Share This Page
    << News and posts

    Why are Corrective Actions so Important?

    By Tammie Van Buren, Manager, Compliance

    Simply put, a correction is an immediate action taken to fix an issue identified during an audit or while monitoring and corrective action works to resolve the root cause of the issue. Preventative action is one taken to prevent a food safety problem in the future. Often the terms are used interchangeably,
    but each has its place in addressing food safety issues.

    Corrective and preventative action is a mandatory element of the SQF Code. Outlined in 2.5.3, this element is impacted by several other elements. Nonconformities requiring corrective actions can be initiated through internal and external audits, management reviews, complaint management, and food defense tests to name a few. This process has the potential to impact almost all other elements of the code.

    Keep Key Words in Mind

    In order to effectively meet the requirements in, we must keep several keywords in mind. They are responsibility, methods, documentation, implementation, corrections, and corrective actions.

    The words responsibility and methods are vital throughout the entire system and can be found in several elements.  Auditors are looking for a documented process on the “who” and the “how”. Evidence must be available to support the effective implementation of this process.

    Correction Action Defined

    Corrections and corrective actions are defined in Appendix 2: Glossary of the code.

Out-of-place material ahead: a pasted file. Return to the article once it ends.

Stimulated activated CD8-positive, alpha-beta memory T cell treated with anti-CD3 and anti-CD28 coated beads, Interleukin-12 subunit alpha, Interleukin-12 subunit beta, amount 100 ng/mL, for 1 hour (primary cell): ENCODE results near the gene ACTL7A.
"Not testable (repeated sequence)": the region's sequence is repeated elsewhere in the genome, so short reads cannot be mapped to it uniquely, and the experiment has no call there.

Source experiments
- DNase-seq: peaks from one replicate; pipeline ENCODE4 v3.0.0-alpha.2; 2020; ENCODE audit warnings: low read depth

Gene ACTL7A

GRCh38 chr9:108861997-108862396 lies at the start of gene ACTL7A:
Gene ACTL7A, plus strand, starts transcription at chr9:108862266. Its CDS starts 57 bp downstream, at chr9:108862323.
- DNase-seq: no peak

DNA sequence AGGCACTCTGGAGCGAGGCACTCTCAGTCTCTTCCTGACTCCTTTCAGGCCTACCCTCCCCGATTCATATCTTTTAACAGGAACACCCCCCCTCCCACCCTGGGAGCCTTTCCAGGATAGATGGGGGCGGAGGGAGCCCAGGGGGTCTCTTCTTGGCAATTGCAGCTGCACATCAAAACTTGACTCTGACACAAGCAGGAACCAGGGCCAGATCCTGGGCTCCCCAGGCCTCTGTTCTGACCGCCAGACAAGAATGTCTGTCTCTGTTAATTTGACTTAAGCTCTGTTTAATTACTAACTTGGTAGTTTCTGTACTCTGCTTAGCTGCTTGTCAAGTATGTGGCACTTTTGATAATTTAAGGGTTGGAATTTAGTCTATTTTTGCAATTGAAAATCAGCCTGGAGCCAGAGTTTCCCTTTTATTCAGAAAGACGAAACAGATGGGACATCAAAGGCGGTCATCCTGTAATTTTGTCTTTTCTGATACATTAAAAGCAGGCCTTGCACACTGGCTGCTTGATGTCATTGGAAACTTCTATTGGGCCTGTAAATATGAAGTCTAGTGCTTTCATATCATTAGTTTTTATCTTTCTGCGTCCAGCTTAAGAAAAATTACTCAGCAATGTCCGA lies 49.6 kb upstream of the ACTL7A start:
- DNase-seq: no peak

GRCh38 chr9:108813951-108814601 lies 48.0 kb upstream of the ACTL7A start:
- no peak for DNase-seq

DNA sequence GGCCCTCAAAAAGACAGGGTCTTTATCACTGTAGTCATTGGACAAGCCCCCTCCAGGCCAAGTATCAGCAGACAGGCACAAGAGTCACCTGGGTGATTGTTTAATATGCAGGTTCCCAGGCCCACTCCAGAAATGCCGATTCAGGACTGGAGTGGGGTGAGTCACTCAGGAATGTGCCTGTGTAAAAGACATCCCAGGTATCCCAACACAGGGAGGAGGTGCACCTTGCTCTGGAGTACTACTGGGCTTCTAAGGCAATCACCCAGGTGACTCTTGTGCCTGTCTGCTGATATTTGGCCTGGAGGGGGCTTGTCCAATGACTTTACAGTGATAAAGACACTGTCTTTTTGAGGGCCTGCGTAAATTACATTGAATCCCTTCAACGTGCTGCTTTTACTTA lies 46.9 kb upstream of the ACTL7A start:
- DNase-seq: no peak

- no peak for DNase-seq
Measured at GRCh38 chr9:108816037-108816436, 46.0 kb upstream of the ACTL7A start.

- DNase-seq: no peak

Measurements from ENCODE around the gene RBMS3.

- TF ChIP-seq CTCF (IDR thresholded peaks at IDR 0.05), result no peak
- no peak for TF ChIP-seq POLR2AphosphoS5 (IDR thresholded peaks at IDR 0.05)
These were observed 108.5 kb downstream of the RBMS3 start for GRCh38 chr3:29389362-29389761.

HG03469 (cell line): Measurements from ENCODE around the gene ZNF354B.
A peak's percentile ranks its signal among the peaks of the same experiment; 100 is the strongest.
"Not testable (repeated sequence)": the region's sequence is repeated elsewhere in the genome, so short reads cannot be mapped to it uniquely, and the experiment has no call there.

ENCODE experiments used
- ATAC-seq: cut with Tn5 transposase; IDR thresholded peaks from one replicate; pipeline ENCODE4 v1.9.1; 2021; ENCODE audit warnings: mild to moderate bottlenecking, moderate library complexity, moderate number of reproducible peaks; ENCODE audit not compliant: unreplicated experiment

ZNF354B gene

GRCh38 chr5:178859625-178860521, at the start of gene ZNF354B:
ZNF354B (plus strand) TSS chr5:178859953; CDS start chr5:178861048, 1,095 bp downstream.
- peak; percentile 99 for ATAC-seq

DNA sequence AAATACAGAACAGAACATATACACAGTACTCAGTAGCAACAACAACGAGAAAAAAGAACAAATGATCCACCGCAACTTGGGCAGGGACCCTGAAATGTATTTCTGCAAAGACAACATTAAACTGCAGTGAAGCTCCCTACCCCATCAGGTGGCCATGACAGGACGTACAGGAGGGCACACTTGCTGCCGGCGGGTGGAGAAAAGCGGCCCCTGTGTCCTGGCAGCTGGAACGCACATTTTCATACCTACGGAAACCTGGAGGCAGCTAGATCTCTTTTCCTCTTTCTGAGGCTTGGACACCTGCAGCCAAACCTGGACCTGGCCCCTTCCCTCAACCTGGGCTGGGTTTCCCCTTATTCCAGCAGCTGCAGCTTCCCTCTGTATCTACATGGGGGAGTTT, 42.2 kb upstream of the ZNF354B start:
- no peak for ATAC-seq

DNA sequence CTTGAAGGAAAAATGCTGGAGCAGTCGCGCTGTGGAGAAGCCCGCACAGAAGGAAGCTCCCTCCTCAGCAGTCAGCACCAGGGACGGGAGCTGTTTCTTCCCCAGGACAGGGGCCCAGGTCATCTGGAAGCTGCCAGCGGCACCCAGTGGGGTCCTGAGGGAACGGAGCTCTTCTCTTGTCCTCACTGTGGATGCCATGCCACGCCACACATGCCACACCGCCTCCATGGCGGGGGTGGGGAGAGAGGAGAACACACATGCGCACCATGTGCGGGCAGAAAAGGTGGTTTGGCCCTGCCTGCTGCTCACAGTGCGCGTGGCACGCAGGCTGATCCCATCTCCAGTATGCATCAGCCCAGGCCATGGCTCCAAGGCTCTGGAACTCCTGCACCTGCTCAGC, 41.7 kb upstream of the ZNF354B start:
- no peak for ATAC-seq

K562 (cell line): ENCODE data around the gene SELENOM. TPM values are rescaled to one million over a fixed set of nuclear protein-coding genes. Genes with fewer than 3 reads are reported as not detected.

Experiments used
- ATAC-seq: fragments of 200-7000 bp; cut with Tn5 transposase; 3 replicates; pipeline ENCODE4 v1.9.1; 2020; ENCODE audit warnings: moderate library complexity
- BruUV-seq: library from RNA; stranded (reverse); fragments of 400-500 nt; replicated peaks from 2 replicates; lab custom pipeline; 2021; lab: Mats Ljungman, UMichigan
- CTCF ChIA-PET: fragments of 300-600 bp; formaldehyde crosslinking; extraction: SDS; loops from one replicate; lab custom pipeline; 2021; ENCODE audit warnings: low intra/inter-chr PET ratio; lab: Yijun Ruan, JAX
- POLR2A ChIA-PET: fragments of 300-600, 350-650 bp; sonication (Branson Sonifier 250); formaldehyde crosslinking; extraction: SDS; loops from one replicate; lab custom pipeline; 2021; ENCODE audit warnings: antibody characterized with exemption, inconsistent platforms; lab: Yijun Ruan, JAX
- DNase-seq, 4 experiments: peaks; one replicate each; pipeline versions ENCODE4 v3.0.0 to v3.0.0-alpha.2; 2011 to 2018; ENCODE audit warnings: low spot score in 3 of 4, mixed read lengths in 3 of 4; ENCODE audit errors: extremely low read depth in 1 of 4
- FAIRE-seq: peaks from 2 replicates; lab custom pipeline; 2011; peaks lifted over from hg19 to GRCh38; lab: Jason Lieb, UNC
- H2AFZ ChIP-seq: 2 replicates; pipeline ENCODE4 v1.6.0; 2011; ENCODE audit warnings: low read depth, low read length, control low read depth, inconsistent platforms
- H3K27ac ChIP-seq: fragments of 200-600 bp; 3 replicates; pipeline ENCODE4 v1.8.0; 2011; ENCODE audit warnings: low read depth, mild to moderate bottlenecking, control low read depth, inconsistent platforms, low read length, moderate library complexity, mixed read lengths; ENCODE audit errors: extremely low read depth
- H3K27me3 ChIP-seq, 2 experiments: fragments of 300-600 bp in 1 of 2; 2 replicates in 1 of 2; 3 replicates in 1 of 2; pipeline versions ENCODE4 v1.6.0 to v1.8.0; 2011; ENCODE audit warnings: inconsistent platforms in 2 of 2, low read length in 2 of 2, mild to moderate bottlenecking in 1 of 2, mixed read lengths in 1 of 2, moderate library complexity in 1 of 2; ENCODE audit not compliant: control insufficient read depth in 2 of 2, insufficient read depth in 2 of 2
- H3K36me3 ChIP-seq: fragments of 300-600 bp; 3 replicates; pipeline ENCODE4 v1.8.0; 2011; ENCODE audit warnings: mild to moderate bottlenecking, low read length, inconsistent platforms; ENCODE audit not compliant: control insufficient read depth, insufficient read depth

A correction is “action to eliminate a detected non-conformity.”  Corrective action is an action to eliminate the cause of a detected nonconformity. The key difference between a correction and a corrective action is that one focuses on non-conformity itself, whereas the other focuses on the cause of the non-conformity. An example of correction might be a site identifying that there is peeling paint at their site and removing the peeling paint. They have made a correction. Corrective action would eliminate peeling paint in that area in the future through a change in the type of paint used or eliminating paint in that area altogether.  A correction fixes the immediate problem.  A corrective action focuses on preventing it from reoccurring by addressing the root cause. 

    Manage Your Corrective Action Problem Solving Toolbox

    Each site’s problem-solving process could be compared to a toolbox.  There are numerous ways to get to the root cause of a problem.  It is a matter of selecting the right tool.  It is suggested that you stock your toolbox with a variety of tools to match the array of nonconformities that you will encounter. Cause and effect diagrams and “5 Whys” are two different tools that are commonly used but we encourage you to consider other types.


    SQFI provides guidance documents to assist with the implementation of all elements of the code.  If additional information is needed, please contact for assistance.

    Leave a Reply

    Your email address will not be published. Required fields are marked *

    Sign up for the SQFi newsletter!